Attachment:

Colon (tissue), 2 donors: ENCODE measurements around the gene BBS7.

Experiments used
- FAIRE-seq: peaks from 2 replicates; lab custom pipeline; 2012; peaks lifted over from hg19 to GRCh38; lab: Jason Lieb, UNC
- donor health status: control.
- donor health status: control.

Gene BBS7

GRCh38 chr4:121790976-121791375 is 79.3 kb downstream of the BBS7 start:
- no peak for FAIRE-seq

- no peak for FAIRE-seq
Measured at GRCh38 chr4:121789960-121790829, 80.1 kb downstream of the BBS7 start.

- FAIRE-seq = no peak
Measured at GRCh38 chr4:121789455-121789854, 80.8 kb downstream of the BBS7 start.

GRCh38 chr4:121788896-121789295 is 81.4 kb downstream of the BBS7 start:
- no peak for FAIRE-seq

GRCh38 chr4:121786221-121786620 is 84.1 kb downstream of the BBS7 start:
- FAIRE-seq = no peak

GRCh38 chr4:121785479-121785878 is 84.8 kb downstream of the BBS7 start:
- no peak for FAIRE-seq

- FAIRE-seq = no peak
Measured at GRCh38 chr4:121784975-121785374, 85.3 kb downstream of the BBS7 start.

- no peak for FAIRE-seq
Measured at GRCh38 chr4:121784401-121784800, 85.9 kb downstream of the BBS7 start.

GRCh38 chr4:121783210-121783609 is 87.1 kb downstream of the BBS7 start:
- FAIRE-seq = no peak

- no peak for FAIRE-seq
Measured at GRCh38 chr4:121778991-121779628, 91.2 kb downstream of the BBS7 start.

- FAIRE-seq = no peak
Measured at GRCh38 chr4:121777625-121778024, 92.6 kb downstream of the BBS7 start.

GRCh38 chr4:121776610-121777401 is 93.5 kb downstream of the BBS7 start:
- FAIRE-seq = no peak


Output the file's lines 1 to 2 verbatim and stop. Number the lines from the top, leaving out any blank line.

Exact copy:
Colon (tissue), 2 donors: ENCODE measurements around the gene BBS7.

Experiments used